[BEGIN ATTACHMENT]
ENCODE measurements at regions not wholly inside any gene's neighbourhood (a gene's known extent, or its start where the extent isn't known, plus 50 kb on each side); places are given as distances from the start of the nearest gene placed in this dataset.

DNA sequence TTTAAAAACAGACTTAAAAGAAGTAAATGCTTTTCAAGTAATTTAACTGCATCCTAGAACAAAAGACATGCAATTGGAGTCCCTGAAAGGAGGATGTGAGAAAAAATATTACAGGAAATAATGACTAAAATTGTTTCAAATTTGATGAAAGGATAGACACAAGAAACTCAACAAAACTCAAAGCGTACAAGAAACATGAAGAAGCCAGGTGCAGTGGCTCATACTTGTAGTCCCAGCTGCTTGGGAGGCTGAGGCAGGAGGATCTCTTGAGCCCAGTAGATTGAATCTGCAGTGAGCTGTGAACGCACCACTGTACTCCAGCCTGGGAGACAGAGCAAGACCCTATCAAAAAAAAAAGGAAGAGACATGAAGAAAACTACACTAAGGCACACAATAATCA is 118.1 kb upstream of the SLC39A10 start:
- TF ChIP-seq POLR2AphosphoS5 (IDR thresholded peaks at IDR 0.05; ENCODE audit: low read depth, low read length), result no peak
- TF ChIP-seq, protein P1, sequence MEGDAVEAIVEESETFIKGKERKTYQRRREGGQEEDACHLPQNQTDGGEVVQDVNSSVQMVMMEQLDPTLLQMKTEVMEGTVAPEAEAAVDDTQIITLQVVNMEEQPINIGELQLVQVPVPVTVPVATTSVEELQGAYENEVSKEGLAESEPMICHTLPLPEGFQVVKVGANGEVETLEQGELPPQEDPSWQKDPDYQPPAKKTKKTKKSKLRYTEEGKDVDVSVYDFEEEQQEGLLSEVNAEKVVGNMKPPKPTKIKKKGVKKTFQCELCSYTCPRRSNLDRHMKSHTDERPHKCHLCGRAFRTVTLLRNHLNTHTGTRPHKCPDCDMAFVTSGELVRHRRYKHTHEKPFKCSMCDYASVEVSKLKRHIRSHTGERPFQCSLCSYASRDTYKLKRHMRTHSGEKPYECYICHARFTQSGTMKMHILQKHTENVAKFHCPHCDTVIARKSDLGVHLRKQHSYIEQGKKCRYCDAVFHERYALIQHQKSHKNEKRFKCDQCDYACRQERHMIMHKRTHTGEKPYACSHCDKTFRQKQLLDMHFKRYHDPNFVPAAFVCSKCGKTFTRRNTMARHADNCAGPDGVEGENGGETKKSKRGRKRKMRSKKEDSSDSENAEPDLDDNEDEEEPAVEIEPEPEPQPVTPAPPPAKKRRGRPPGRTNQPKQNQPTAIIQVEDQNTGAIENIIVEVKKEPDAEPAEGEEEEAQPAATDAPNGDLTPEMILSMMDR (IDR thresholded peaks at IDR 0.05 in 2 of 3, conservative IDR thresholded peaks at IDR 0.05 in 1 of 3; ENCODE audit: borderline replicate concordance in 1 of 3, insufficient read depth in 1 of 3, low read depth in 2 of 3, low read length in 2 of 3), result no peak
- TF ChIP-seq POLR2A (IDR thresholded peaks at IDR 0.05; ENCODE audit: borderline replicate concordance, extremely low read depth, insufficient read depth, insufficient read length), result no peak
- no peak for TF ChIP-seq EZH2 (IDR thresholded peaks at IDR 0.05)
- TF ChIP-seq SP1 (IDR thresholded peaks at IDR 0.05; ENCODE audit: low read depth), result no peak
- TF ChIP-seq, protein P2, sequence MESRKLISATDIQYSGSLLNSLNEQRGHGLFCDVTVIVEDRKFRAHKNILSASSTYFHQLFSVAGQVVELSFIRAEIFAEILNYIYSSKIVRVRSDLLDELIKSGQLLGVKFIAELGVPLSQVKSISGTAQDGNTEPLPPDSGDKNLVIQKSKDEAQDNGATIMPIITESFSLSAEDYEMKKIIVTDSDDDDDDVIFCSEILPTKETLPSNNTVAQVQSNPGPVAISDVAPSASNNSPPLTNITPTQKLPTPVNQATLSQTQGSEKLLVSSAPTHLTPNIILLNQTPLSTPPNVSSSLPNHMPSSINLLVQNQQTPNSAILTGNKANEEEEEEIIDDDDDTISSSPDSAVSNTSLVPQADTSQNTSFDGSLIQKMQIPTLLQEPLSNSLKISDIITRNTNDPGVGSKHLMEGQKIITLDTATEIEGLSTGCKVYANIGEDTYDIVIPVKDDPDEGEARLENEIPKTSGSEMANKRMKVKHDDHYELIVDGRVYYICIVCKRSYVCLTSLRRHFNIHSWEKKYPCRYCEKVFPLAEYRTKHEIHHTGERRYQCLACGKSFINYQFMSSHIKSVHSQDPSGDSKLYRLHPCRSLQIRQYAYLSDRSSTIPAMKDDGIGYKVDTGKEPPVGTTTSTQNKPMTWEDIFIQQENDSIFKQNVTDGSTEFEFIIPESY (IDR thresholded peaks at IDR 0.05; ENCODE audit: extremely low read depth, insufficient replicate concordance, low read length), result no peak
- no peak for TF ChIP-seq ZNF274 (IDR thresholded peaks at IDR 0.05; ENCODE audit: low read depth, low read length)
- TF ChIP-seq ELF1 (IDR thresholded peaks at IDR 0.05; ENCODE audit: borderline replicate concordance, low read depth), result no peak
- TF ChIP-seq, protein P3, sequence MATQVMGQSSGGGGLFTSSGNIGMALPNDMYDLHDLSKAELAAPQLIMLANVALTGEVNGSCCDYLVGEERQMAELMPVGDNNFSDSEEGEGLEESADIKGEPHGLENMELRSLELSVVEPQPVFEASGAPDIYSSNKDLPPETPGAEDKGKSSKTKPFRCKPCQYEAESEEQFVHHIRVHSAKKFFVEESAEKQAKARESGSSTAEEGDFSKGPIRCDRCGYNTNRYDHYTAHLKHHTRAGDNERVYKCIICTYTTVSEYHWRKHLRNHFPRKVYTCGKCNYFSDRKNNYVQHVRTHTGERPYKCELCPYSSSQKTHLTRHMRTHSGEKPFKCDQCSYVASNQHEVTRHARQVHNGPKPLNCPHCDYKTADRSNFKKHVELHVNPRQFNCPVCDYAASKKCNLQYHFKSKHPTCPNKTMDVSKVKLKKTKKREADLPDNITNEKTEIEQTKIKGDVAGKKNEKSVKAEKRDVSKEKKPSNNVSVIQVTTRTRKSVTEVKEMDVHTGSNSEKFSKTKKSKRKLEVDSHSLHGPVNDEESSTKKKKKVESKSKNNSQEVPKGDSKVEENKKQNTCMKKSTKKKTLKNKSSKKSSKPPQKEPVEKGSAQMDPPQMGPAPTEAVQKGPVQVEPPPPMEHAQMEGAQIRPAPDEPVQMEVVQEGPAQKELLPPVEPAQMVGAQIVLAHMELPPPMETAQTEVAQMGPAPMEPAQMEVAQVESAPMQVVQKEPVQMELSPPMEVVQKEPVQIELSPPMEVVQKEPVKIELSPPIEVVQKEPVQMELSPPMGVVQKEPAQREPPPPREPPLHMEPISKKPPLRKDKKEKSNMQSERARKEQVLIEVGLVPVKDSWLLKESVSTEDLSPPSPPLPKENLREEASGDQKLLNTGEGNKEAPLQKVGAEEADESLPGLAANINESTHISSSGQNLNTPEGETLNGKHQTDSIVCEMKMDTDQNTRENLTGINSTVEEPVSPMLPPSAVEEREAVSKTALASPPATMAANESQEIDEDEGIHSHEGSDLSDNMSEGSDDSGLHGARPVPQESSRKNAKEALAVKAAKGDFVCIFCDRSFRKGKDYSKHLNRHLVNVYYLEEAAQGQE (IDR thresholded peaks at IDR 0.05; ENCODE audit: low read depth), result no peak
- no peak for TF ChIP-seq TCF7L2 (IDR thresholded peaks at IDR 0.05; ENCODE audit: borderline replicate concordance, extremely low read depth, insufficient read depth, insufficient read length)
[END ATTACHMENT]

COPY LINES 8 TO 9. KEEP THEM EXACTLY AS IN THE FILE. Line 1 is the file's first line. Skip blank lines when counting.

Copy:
- TF ChIP-seq, protein P2, sequence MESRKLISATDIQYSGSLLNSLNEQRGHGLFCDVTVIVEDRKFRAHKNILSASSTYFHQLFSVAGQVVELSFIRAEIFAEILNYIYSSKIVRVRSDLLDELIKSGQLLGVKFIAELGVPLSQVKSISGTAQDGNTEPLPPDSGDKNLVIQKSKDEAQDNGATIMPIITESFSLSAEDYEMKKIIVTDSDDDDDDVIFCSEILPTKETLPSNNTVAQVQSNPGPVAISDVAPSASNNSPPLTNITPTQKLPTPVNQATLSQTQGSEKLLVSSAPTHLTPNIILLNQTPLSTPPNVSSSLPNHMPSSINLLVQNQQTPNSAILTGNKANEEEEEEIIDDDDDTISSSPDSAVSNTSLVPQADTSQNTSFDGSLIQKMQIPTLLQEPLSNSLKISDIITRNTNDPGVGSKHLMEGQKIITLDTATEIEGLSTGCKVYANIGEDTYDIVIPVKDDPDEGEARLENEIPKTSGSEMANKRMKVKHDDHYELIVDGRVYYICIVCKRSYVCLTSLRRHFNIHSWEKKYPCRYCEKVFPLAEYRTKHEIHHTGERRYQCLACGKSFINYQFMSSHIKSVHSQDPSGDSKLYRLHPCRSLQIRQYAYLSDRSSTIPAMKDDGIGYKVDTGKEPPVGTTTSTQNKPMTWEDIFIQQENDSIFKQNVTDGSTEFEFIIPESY (IDR thresholded peaks at IDR 0.05; ENCODE audit: extremely low read depth, insufficient replicate concordance, low read length), result no peak
- no peak for TF ChIP-seq ZNF274 (IDR thresholded peaks at IDR 0.05; ENCODE audit: low read depth, low read length)